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Autoimmune Diseases
Volume 2011, Article ID 132958, 14 pages
Research Article

A Nonsecosteroidal Vitamin D Receptor Modulator Ameliorates Experimental Autoimmune Encephalomyelitis without Causing Hypercalcemia

1Lilly Research Laboratories, Eli Lilly and Company, Lilly Corporate Center, Indianapolis, IN 46285, USA
2Research Opetation, NovaDigm Therapeutics, Inc., Grand Forks, ND 58202, USA
3Harvard Medical School, Harvard University, Boston, MA 02215, USA
4Respiratory and Immunology, External Discovery and Preclinical Sciences, Merck Research Laboratories, West Point, PA 19486, USA

Received 3 October 2010; Revised 10 December 2010; Accepted 19 December 2010

Academic Editor: Rachel Farrell

Copyright © 2011 Songqing Na et al. This is an open access article distributed under the Creative Commons Attribution License, which permits unrestricted use, distribution, and reproduction in any medium, provided the original work is properly cited.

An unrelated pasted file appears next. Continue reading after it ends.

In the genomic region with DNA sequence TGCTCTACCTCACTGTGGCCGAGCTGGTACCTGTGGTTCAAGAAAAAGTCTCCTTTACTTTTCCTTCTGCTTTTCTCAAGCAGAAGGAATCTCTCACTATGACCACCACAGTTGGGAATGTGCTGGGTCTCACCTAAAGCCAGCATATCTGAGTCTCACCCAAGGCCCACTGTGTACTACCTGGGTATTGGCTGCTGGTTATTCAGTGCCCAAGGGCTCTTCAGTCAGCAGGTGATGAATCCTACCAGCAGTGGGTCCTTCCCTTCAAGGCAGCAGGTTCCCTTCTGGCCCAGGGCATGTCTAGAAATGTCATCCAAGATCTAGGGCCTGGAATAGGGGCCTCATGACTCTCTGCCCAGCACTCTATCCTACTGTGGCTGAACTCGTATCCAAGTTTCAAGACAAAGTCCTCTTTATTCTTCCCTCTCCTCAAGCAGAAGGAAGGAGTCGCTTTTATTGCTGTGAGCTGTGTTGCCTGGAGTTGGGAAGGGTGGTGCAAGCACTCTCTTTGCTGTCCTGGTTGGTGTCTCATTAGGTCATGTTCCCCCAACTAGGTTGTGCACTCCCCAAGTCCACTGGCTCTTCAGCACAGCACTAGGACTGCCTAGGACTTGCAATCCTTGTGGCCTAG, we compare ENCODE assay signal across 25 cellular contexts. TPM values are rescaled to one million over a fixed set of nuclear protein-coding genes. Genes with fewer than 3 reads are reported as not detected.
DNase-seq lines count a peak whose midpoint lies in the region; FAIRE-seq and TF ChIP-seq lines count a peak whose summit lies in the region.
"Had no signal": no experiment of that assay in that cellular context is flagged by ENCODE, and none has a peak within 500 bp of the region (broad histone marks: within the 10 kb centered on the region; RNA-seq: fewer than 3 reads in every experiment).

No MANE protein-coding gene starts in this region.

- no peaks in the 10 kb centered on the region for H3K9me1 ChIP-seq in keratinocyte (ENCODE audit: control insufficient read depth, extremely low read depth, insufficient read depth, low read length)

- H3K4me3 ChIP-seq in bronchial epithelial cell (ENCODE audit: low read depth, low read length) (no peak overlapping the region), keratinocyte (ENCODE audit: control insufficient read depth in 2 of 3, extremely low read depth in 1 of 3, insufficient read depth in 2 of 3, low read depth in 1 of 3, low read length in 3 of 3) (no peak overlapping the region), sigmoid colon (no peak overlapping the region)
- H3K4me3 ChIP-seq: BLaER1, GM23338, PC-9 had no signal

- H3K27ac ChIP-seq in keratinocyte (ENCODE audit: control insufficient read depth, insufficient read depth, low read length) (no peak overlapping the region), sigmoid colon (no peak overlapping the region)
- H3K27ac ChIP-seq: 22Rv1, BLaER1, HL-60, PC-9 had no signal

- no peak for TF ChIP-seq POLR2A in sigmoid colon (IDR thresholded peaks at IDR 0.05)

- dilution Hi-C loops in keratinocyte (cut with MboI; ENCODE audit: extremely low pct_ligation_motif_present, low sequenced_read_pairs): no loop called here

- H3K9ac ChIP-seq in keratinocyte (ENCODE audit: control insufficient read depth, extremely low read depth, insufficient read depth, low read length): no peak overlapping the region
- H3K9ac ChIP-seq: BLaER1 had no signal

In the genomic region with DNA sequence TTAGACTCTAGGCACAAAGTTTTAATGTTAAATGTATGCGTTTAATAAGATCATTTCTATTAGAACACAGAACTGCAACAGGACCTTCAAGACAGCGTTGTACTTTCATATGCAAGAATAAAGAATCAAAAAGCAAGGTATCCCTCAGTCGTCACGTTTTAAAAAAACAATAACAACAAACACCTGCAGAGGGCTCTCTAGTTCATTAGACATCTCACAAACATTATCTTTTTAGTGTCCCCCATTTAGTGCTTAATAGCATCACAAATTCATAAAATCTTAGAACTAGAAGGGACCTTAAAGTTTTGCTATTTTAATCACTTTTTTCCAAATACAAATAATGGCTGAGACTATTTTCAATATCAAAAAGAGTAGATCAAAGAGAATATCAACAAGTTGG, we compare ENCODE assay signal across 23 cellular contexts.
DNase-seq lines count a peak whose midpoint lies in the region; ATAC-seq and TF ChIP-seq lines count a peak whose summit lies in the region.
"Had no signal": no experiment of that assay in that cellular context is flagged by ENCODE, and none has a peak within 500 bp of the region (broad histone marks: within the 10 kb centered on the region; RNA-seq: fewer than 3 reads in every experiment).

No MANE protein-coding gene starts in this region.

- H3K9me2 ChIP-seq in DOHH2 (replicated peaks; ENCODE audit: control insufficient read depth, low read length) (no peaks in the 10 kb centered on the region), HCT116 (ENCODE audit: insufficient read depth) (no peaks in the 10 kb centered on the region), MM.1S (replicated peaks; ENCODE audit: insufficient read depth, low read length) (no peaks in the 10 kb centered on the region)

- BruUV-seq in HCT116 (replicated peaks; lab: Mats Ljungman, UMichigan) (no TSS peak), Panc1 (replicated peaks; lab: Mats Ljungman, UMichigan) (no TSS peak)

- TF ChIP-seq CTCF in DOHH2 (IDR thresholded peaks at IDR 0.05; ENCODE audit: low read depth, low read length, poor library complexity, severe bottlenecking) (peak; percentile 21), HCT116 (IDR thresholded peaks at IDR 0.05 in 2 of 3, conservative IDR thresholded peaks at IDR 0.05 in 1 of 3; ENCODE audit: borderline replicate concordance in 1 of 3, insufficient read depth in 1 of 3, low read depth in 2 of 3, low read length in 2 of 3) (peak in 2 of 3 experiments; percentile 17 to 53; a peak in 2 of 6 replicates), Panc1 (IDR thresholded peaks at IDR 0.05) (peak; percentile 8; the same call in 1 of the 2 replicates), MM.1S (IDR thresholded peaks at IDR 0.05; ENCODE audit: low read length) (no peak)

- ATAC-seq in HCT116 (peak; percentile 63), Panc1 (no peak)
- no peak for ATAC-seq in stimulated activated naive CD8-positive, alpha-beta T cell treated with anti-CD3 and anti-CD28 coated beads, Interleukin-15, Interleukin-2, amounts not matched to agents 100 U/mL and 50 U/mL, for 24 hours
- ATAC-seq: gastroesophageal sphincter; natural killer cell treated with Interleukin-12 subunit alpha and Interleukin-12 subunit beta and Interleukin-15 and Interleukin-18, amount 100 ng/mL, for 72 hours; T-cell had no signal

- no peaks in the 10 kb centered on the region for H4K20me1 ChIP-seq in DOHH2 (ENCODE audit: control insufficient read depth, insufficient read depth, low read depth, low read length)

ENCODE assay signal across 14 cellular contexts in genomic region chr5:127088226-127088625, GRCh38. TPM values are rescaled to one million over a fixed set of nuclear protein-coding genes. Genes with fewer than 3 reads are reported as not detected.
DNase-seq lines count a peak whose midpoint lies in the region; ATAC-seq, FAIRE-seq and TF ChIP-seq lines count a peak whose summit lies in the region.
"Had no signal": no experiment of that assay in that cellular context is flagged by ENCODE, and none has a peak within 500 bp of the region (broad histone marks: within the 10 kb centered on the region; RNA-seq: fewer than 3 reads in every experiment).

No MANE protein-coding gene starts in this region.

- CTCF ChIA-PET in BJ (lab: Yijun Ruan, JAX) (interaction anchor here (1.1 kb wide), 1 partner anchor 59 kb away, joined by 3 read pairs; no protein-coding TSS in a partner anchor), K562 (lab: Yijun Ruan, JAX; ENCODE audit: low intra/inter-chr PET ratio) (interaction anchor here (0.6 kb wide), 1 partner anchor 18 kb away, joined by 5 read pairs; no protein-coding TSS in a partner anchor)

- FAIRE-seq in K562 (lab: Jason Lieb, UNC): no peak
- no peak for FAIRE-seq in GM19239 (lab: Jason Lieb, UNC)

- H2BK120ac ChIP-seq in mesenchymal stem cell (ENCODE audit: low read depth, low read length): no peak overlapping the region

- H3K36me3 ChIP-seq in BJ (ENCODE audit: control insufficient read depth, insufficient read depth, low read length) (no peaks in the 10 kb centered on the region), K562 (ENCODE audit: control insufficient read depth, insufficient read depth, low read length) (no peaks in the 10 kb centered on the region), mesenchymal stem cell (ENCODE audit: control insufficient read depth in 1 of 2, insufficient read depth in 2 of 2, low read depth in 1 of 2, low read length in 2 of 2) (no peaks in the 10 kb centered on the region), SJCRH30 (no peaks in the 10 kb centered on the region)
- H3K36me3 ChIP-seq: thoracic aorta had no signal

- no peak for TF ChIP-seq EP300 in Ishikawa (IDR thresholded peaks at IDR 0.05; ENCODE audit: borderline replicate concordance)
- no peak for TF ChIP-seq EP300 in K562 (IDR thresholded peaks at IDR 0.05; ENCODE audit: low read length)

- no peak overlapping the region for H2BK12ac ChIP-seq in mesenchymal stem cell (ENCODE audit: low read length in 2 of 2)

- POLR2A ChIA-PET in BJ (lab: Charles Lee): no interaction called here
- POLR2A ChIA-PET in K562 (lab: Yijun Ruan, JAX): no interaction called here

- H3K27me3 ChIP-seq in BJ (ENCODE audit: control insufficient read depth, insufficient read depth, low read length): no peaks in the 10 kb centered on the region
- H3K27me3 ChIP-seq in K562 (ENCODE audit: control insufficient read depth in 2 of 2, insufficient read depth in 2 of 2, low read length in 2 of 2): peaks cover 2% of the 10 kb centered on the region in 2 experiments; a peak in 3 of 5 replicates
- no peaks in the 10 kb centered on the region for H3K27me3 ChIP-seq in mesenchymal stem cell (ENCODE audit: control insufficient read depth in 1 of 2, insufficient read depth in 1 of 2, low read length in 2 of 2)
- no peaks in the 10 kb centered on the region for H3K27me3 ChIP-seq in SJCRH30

Vitamin D receptor (VDR) agonists are currently the agents of choice for the treatment of psoriasis, a skin inflammatory indication that is believed to involve an autoimmune component. 1,25-dihydroxyvitamin D3 [1,25-(OH)2D3], the biologically active metabolite of vitamin D, has shown efficacy in animal autoimmune disease models of multiple sclerosis, rheumatoid arthritis, inflammatory bowel disease, and type I diabetes. However, the side effect of 1,25-(OH)2D3 and its synthetic secosteroidal analogs is hypercalcemia, which is a major impediment in their clinical development for autoimmune diseases. Hypercalcemia develops as a result of the action of VDR agonists on the intestine. Here, we describe the identification of a VDR modulator (VDRM) compound A that was transcriptionally less active in intestinal cells and as a result exhibited less calcemic activity in vivo than 1,25-(OH)2D3. Cytokine analysis indicated that the VDRM not only modulated the T-helper cell balance from Th1 to Th2 effector function but also inhibited Th17 differentiation. Finally, we demonstrate that the oral administration of compound A inhibited the induction and progress of experimental autoimmune encephalomyelitis in mice without causing hypercalcemia.